12.           Section 153ZIA sets out a simplified outline of Division 1E of Part VIII.  This item omits and substitutes the simplified description of Subdivision B of Division 1E to take account of the amendments to this Subdivision by items 6, 7 and 8 below.   The new simplified outline contains a reference to goods that are wholly obtained or produced in New Zealand or in New Zealand and Australia.

Item 2 - Section 153ZIA

13.           This item amends the simplified outline by inserting a new simplified description of new Subdivision GA of Division 1E, inserted by item 10 below.  New Subdivision GA provides that goods are not New Zealand originating goods merely because of certain operations set out in new section 153ZIIA.

Item 3 - Subsection 153ZIB(1)

14.           Subsection 153ZIB(1) of the Customs Act sets out the definitions for the purposes of Division 1E of Part VIII of the Customs Act.  This item amends subsection 153ZIB(1) by inserting a new definition, ‘aquaculture’.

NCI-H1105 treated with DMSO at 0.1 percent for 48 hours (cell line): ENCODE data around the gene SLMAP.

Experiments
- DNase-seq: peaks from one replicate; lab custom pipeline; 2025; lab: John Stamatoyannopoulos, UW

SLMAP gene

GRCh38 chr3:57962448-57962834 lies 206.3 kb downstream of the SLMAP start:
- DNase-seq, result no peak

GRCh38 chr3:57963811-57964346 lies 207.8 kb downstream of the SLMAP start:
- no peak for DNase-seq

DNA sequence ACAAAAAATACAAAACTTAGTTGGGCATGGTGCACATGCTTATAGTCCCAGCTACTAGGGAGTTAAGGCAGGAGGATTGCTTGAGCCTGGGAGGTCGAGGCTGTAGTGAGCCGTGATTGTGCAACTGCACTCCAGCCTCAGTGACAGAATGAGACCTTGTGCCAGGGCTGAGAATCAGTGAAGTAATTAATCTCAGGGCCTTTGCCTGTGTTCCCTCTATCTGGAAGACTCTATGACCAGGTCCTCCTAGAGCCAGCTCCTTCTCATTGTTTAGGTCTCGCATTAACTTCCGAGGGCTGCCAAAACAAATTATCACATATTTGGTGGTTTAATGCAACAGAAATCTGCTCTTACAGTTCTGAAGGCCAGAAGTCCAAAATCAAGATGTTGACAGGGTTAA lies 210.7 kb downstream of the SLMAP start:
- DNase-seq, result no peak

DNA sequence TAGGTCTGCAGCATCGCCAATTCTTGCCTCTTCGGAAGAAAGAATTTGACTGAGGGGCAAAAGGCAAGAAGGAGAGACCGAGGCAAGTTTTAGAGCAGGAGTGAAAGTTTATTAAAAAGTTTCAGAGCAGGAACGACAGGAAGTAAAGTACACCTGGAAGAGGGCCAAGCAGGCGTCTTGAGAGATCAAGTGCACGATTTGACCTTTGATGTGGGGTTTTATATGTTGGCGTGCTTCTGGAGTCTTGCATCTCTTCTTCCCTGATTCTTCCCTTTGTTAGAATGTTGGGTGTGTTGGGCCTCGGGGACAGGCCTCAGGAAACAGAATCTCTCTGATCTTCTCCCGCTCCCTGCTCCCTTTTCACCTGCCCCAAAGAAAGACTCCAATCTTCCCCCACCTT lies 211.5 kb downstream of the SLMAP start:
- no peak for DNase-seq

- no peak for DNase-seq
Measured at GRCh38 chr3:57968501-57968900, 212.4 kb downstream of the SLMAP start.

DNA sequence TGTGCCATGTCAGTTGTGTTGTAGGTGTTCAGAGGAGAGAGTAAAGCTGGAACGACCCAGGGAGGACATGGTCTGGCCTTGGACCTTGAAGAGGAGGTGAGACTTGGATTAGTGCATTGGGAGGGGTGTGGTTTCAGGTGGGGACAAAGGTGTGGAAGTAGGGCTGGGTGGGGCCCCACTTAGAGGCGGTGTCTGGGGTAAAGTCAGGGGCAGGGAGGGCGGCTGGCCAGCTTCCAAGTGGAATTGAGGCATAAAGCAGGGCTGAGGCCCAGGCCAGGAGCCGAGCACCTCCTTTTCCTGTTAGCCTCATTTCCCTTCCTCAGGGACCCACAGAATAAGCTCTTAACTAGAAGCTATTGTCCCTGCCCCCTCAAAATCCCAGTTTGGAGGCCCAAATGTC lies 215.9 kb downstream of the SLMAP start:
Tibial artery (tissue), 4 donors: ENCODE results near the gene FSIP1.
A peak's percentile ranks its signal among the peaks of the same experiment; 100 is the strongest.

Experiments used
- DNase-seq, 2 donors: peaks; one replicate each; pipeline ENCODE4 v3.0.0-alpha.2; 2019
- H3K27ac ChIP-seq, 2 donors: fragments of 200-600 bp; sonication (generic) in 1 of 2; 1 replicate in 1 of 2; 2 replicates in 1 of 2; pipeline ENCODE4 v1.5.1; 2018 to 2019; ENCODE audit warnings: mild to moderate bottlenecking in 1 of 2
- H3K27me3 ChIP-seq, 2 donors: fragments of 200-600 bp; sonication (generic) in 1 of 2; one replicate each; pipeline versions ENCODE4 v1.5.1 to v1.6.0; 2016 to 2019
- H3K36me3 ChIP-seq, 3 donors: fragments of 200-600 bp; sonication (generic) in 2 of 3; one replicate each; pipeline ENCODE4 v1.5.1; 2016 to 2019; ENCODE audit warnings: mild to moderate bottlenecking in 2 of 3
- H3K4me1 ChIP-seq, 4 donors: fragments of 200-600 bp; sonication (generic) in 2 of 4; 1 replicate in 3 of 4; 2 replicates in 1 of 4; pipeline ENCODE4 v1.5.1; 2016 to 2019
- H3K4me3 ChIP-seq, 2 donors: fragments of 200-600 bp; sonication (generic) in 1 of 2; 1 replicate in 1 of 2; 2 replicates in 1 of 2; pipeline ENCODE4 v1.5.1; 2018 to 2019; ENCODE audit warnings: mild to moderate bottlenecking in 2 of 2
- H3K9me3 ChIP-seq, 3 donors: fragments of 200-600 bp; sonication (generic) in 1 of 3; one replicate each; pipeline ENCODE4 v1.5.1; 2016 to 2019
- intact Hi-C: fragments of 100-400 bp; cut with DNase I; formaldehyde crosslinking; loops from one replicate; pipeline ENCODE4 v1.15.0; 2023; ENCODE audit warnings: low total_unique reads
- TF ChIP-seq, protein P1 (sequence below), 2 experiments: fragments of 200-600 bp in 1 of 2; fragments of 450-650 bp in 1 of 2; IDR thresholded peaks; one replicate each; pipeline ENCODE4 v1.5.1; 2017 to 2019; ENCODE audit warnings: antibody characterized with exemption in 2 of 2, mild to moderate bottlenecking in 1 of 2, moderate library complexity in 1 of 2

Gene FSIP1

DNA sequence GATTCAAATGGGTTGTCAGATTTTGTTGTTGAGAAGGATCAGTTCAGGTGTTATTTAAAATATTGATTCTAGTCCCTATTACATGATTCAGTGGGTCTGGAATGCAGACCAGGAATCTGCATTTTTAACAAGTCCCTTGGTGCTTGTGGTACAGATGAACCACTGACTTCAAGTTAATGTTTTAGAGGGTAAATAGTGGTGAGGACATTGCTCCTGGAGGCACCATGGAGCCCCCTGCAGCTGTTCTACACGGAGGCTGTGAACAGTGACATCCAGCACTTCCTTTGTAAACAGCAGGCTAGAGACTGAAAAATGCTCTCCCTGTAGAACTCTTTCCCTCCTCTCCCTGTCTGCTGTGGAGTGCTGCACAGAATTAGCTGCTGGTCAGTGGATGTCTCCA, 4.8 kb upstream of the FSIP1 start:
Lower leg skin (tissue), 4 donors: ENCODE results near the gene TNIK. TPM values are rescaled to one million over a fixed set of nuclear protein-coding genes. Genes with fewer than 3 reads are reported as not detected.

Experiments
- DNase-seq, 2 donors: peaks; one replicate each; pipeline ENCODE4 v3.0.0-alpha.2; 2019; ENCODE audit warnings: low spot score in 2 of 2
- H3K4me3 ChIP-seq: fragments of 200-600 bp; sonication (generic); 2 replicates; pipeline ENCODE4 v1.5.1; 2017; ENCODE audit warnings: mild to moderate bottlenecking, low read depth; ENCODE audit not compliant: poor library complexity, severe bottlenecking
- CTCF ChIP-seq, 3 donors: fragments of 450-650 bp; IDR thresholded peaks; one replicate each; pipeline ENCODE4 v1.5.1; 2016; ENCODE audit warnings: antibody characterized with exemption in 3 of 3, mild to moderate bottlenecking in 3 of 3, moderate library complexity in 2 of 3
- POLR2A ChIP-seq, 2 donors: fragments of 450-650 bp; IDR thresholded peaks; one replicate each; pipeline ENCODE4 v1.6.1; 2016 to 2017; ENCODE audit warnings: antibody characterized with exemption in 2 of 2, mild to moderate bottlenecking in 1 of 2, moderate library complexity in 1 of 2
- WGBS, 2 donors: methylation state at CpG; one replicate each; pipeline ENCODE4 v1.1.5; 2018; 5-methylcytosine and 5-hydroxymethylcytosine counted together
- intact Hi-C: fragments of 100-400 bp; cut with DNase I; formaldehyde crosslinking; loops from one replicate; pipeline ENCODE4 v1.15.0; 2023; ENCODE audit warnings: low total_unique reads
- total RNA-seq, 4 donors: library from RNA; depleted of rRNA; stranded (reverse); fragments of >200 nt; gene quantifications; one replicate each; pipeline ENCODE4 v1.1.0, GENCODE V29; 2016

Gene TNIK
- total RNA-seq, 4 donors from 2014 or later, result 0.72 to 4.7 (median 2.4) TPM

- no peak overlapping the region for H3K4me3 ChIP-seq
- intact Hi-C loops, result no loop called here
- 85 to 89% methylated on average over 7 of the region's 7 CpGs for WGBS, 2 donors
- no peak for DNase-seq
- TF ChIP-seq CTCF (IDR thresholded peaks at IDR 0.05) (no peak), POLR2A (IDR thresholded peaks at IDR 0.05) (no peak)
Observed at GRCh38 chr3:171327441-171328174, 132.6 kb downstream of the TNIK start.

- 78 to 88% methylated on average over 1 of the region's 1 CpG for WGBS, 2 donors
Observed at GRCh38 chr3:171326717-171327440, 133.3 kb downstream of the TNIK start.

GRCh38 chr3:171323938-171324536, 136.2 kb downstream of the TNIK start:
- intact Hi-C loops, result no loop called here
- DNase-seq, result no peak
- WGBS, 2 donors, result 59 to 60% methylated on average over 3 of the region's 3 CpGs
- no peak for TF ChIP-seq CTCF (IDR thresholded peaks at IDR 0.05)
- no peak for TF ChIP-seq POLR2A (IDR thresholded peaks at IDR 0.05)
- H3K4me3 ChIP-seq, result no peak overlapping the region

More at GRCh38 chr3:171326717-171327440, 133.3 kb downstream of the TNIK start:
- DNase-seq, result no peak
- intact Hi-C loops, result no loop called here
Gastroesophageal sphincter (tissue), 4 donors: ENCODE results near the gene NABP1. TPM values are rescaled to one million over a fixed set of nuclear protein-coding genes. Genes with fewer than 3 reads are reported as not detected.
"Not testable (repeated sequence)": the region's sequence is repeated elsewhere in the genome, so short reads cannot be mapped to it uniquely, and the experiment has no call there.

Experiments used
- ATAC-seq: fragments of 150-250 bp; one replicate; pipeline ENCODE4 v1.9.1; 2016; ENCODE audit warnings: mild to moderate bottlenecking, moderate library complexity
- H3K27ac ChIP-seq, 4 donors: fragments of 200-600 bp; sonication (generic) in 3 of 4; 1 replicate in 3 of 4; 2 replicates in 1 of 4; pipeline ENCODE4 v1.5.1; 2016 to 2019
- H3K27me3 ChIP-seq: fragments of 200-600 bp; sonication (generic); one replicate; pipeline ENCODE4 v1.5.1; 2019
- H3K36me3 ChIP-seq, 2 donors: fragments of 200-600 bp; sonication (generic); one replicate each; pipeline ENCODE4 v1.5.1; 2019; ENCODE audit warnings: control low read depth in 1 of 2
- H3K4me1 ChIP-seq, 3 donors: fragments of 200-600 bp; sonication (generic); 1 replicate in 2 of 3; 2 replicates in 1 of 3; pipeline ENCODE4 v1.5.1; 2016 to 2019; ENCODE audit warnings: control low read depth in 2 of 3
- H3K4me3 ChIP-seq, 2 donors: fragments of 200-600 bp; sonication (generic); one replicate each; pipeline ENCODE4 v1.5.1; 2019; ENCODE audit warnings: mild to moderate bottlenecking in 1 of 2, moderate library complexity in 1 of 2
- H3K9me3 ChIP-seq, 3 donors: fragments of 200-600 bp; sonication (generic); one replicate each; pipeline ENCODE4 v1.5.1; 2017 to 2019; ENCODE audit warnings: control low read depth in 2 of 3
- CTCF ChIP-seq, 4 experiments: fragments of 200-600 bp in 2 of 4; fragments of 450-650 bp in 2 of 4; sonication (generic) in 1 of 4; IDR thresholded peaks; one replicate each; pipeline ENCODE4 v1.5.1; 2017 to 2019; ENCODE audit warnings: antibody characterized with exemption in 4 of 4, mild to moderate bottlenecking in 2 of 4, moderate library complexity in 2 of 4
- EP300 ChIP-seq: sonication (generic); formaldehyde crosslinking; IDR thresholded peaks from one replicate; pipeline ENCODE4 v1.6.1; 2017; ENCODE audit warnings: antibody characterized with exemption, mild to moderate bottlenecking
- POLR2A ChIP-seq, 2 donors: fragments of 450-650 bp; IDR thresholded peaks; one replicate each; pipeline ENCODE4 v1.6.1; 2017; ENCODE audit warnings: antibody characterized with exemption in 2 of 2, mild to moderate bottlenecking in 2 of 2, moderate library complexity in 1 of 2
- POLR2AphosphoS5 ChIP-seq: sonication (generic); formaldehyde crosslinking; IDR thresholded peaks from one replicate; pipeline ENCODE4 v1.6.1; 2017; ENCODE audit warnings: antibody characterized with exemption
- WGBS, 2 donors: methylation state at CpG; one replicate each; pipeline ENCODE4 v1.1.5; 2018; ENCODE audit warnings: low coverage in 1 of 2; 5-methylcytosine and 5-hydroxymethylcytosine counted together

15.           ‘Aquaculture’ is defined as having the same meaning given by Article 3 to the Agreement.  One of the agreed amendments to the Article 3 to the Agreement is the inclusion of a definition of ‘aquaculture’.  While aquaculture has been an eligible activity under the Agreement from 1 July 2007, the previous version of the Agreement did not include a specific definition of the term.  This new definition will provide clarity and certainty as to the scope of this activity.

16.           The new definition in Article 3 of the Agreement is:

‘the farming of aquatic organisms including fish, molluscs, crustaceans, other aquatic invertebrates and aquatic plants, from seedstock such as eggs, fry, fingerlings and larvae, by intervention in the rearing or growth processes to enhance production such as regular stocking, feeding, or protection from predators’.

Item 4 - Subsection 153ZIB(1)(definition of manufacture)